Reflections on the Big Day Out

Overgeneralization about “generations” is a cliche of lazy writing and analysis, and one that John Quiggin rightly mocked years ago. Nevertheless, there are some cultural experiences that are shared in the memory of, if not a “generation”, at least some substantial fraction of it. And for a substantial fraction of Australians between the ages of 20 and 40, the annual Big Day Out music festival was one such. With the announcement that the festival is going to go “on hiatus“, at least for 2015, a number of writers have reflected on the music festival’s history.

Powderfinger’s drummer, Jon Coghill, tells a few tales, partly from a performer’s perspective, and Fairfax have collated some of their reviewers’ favourite moments. While I didn’t see arguably the most famous, festival-defining set of all – Nirvana’s performance at the first Sydney-only BDO in 1992 – some of the sets referred to were indeed wonderful. The anarchy of Iggy and the Stooges was, in hindsight, obviously well-planned and practiced, but boy was it entertaining. Wolfmother, a retro-hard rock act who sounded something like a cross between Sabbath and Zeppelin, had the misfortune to follow Iggy if memory serves me correctly. Fine musicians as they were, they seemed so insipid on that far off stage after Iggy’s performance. Other musical highlights were the result of stumbling on bits of musical history. Who was that old guy belting it out on the RRR stage? Joe Strummer with his band the Mescaleros, performing Rock the Casbah. And Kraftwerk playing the “dance tent” known as the Boiler Room? Mindblowing. It may have confused the hell out of the giggling e-ed up thirteen year olds in fairy wings, but The Robots sounded even better live in 2003 than it ever did on the album.

For many of those reminiscing about the festival’s end, I’m sure those musical moments will feature. But alongside those, the Big Day Out undoubtedly sticks in the mind as the first music festival many of the writers attended, and as well as the rock’n’roll (and many other musical genres), the other two members of the trinity of “youthful rebellion”, sex and drugs, also likely featured. I don’t have any great tales to tell here, but if you’re interested the Burnet Institute can give you the goss complete with peer review and the odd inferential statistic. For what it’s worth, the smell of marijuana in parts of the Melbourne Showgrounds was so thick you could get stoned walking past, some years. By contrast, the ravers who packed out the Boiler Room did like their ecstasy – the happy vibe may have been chemically-induced, but it made that environment a terrific place to be, even if you weren’t partaking. It also felt amazingly safe and respectful; I do wonder in retrospect about the safety of those happy-happy-happy teenagers outside it, but it’s hard to imagine a less threatening place for a thirteen-year-old girl to be jammed into a crush of thousands than the Boiler Room of the early Big Days Out.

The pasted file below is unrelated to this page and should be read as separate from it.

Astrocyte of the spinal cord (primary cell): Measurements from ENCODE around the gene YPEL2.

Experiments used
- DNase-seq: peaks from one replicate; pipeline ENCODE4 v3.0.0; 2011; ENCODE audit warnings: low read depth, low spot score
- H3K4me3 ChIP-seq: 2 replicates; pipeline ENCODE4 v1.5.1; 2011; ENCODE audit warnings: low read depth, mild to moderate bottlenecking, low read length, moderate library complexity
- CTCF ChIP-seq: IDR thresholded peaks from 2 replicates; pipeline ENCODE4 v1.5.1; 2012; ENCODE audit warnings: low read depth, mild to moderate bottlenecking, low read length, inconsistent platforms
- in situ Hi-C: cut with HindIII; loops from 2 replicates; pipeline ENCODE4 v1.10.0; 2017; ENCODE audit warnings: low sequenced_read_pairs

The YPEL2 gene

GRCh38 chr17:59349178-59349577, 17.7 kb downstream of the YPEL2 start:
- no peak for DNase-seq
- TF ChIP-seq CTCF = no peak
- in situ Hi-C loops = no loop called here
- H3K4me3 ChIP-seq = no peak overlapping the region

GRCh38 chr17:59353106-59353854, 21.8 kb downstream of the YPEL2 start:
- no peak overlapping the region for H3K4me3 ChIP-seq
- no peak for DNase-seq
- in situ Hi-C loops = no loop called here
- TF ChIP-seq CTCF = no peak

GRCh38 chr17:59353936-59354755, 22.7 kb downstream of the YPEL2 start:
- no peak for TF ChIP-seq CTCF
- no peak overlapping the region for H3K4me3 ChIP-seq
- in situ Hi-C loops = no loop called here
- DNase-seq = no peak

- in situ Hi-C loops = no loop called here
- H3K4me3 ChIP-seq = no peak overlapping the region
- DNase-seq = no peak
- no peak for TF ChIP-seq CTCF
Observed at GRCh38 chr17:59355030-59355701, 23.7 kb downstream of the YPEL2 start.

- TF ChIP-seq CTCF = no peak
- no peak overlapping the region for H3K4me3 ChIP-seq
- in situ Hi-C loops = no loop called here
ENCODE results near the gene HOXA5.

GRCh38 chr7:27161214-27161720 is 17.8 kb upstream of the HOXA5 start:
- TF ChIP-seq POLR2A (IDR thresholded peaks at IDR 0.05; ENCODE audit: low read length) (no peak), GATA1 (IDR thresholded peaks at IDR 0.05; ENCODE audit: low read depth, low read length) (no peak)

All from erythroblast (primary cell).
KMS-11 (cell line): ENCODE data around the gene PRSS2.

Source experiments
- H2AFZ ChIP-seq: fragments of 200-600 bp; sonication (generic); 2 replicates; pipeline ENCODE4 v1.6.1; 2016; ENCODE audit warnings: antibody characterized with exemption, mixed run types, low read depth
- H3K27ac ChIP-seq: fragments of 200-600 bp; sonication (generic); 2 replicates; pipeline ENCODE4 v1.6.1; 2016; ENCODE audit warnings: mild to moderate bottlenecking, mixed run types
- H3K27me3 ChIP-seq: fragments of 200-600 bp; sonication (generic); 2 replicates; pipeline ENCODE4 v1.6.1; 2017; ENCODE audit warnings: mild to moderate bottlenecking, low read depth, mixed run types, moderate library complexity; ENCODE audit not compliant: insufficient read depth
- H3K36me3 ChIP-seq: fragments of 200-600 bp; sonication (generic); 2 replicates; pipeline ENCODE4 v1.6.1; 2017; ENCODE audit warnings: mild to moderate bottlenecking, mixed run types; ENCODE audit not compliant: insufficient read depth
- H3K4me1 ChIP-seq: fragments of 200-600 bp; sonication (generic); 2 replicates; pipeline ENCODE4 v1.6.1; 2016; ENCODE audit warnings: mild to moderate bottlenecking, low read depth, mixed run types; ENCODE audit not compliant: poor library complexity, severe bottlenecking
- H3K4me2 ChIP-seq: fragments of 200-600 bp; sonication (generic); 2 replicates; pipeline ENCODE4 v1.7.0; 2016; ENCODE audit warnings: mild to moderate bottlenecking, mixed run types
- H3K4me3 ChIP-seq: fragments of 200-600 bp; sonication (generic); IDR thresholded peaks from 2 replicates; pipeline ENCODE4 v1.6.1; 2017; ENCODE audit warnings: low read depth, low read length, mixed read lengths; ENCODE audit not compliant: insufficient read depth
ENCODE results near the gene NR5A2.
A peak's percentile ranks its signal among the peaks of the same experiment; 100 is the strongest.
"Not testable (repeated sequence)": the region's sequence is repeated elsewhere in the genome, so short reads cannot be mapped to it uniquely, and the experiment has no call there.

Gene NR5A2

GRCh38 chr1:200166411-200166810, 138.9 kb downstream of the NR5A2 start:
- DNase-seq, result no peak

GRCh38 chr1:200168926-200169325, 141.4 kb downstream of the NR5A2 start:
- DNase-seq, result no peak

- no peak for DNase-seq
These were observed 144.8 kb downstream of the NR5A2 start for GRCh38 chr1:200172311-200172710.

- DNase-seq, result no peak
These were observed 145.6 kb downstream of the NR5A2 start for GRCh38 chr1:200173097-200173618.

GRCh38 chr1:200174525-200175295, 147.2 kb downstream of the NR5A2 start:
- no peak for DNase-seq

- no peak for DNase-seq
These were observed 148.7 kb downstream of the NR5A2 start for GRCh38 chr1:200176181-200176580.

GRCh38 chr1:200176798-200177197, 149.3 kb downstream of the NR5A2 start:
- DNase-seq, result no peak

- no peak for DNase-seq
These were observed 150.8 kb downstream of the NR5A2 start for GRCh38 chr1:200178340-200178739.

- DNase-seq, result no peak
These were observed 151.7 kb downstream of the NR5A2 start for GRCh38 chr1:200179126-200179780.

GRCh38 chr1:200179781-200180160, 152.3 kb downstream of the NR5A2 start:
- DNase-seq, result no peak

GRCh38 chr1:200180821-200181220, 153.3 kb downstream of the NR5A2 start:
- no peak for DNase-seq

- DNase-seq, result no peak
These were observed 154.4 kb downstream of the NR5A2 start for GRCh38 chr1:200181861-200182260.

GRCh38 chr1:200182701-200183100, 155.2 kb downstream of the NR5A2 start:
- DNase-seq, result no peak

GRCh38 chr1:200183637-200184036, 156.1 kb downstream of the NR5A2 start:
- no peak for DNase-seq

Of course, the moshpits on the main stage were not so safe, with teenager Jessica Mihailik’s death in a crush in 2001 changing the festival forever. The D-Barrier, a crowd control fence allowing the security guards to control the numbers close to the stage, may have been necessary, but it was a symptom of what seemed to me to be an increasingly aggressive, frankly unpleasant vibe in sections of the crowd at the BDO. Rather than loved-up ravers or chilled-out stoners, we had lunkheads fired up on too much VB and Jack Daniels. Australian flags started to surface around this time too. By the time of my last BDO in 2006, I didn’t want to be anywhere near the front of the main stage; yes, I was getting older, but like Malcolm Fraser and the Liberal Party, I don’t think I’d changed that much, instead, the Big Day Out had changed. Regardless, the Big Day Out ran for another seven years. A disastrous 2012 festival with thousands of unsold tickets, and a 2014 festival where headliners Blur pulled out, were the proximate causes of its end.

Others have pointed to some of the deeper reasons behind the end of the Big Day Out. From its start, the festival’s original promoters tried to pick a wide variety of bands, from a surprisingly wide variety of genres. “Alternative” may have been the core of the festival in the 1990s, but everything from German glam-metal provocateurs Rammstein to a set by Kamahl could be found somewhere on the many, many stages. But as Jon Coghill observed:

The BDO also tried to mix metal bands with dance bands, punk bands with hippy bands, mainstream bands with hip hop bands. Often they got it right, but sometimes the combinations failed to gel, on stage and off. On top of that, boutique festivals that concentrated on one genre of music started to compete, and the BDO seemed to lose itself and its purpose.